Handbrake speed comparison on CD vs CD2

Discussion in 'Apple TV and Home Theater' started by Axegrinder, Feb 25, 2008.

  1. Axegrinder macrumors regular

    Axegrinder

    Joined:
    Jun 1, 2006
    Location:
    Preston
    #1
    I know there's a lot of threads talking about the time taken to encode a file in handbrake etc, but I'm looking for thoughts on the difference in speed between my 2 systems.

    I have a Core Duo (not 2), 2.0 Ghz iMac at home and at work I have a Core Duo 2, 2.2 Ghz DELL laptop (unfortunately!).

    I have an episode of the X Files roughly 45 minutes long that I ripped from DVD. Using Handbrake on my iMac with the Mpeg4 codec it encodes at an average of 11 fps and estimates 1 hour 34 minutes to finish the job.
    On the DELL, Handbrake encodes at an average of 130 fps and does the same episode in around 7 minutes! :eek:

    If I change to H.264 the DELL can do the job in as long as it takes to watch the episode i.e around 45 minutes but with my iMac we're talking about 2+ hours.

    Obviously the laptop has the more modern processor but I didn't expect it to be THAT much better. Is it really down to the differences in processor or is something not quite right on the iMac?

    The only difference between the 2 systems is that I don't have leopard therefore I can't run the latest Handbrake whereas on the DELL I am running the newest release.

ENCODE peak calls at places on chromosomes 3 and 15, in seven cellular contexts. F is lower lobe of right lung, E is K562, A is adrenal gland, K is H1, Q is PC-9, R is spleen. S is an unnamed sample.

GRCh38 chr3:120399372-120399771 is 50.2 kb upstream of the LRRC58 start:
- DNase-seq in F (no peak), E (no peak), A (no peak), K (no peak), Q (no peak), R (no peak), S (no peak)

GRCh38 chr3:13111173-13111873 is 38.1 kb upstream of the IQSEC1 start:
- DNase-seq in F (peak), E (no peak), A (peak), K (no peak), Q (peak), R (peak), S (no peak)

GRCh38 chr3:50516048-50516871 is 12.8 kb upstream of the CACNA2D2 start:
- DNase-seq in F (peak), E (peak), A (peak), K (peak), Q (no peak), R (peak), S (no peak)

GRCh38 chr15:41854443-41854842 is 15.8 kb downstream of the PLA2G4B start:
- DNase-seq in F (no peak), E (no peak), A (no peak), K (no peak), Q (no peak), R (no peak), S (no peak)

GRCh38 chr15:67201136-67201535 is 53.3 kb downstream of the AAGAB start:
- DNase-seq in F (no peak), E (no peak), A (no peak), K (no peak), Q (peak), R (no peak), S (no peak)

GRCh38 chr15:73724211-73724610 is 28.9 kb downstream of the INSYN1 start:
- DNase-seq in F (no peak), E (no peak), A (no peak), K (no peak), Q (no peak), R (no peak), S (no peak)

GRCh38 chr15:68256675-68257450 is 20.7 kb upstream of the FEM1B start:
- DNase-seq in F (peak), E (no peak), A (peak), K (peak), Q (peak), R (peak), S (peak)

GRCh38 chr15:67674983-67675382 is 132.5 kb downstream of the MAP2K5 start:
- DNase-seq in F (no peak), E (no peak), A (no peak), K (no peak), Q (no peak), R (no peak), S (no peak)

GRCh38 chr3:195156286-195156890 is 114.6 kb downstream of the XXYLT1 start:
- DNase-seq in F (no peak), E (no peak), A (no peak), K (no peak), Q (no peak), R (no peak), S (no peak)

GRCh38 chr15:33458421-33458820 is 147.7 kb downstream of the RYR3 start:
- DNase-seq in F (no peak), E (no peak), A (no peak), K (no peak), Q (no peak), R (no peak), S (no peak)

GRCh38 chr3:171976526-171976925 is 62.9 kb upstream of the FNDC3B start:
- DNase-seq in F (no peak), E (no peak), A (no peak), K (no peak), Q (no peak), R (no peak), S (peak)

Any thoughts?
     
  2. dynaflash macrumors 68020

    Joined:
    Mar 27, 2003
    #2
    Um, was this any kind of a controlled comparison ? I mean you used exactly the same preset and source for each timed encode, right ? Um, oh you have 0.9.1 on one machine and 0.9.2 on the others ? Hmm, well here is the deal HB is all about processor speed. Period. a TB of ram will not help it run any faster than a gig of ram. If by "Core Duo 2" you mean Core 2 duo, then yes it will definitely be the fastest of our machines by far. Realize as well as settings, HB 0.9.2 uses a newer version of x264 which is somewhat faster than the one in 0.9.1 depending on your architecture. So take that for what its worth in your comparison.
     

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